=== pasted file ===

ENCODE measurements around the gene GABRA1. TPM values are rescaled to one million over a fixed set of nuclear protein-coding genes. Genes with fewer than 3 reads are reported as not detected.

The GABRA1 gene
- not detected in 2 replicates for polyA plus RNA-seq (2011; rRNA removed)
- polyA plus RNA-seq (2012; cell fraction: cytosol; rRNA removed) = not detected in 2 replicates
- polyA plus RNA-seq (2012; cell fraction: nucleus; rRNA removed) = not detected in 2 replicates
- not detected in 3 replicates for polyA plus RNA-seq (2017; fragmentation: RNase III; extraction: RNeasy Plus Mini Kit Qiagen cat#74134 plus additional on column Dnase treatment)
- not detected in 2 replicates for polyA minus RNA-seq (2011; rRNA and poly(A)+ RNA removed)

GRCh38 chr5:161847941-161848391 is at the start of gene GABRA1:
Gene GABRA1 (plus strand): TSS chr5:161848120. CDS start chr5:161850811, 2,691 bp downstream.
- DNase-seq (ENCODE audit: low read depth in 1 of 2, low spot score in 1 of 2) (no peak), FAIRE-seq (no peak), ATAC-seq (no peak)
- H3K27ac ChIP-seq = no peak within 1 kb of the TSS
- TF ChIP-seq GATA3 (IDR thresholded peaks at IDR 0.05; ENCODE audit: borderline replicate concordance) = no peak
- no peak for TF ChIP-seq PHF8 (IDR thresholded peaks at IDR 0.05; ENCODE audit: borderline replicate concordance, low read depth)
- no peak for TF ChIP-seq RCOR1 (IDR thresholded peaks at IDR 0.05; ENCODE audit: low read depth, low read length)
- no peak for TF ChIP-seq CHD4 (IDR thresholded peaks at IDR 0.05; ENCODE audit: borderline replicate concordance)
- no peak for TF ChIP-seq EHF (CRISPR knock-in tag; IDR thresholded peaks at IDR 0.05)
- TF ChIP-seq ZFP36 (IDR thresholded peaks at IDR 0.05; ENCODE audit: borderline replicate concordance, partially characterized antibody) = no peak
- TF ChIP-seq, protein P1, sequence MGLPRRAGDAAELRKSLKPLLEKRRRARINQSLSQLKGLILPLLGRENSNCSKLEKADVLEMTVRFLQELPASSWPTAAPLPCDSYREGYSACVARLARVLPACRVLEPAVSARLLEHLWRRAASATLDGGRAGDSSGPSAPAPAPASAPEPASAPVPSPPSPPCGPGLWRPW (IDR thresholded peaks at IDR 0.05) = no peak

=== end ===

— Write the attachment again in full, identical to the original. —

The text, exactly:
ENCODE measurements around the gene GABRA1. TPM values are rescaled to one million over a fixed set of nuclear protein-coding genes. Genes with fewer than 3 reads are reported as not detected.

The GABRA1 gene
- not detected in 2 replicates for polyA plus RNA-seq (2011; rRNA removed)
- polyA plus RNA-seq (2012; cell fraction: cytosol; rRNA removed) = not detected in 2 replicates
- polyA plus RNA-seq (2012; cell fraction: nucleus; rRNA removed) = not detected in 2 replicates
- not detected in 3 replicates for polyA plus RNA-seq (2017; fragmentation: RNase III; extraction: RNeasy Plus Mini Kit Qiagen cat#74134 plus additional on column Dnase treatment)
- not detected in 2 replicates for polyA minus RNA-seq (2011; rRNA and poly(A)+ RNA removed)

GRCh38 chr5:161847941-161848391 is at the start of gene GABRA1:
Gene GABRA1 (plus strand): TSS chr5:161848120. CDS start chr5:161850811, 2,691 bp downstream.
- DNase-seq (ENCODE audit: low read depth in 1 of 2, low spot score in 1 of 2) (no peak), FAIRE-seq (no peak), ATAC-seq (no peak)
- H3K27ac ChIP-seq = no peak within 1 kb of the TSS
- TF ChIP-seq GATA3 (IDR thresholded peaks at IDR 0.05; ENCODE audit: borderline replicate concordance) = no peak
- no peak for TF ChIP-seq PHF8 (IDR thresholded peaks at IDR 0.05; ENCODE audit: borderline replicate concordance, low read depth)
- no peak for TF ChIP-seq RCOR1 (IDR thresholded peaks at IDR 0.05; ENCODE audit: low read depth, low read length)
- no peak for TF ChIP-seq CHD4 (IDR thresholded peaks at IDR 0.05; ENCODE audit: borderline replicate concordance)
- no peak for TF ChIP-seq EHF (CRISPR knock-in tag; IDR thresholded peaks at IDR 0.05)
- TF ChIP-seq ZFP36 (IDR thresholded peaks at IDR 0.05; ENCODE audit: borderline replicate concordance, partially characterized antibody) = no peak
- TF ChIP-seq, protein P1, sequence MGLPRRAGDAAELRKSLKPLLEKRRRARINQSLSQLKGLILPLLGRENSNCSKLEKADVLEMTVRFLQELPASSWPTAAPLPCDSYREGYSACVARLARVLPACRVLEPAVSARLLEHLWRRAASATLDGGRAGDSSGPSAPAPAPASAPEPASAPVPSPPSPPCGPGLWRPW (IDR thresholded peaks at IDR 0.05) = no peak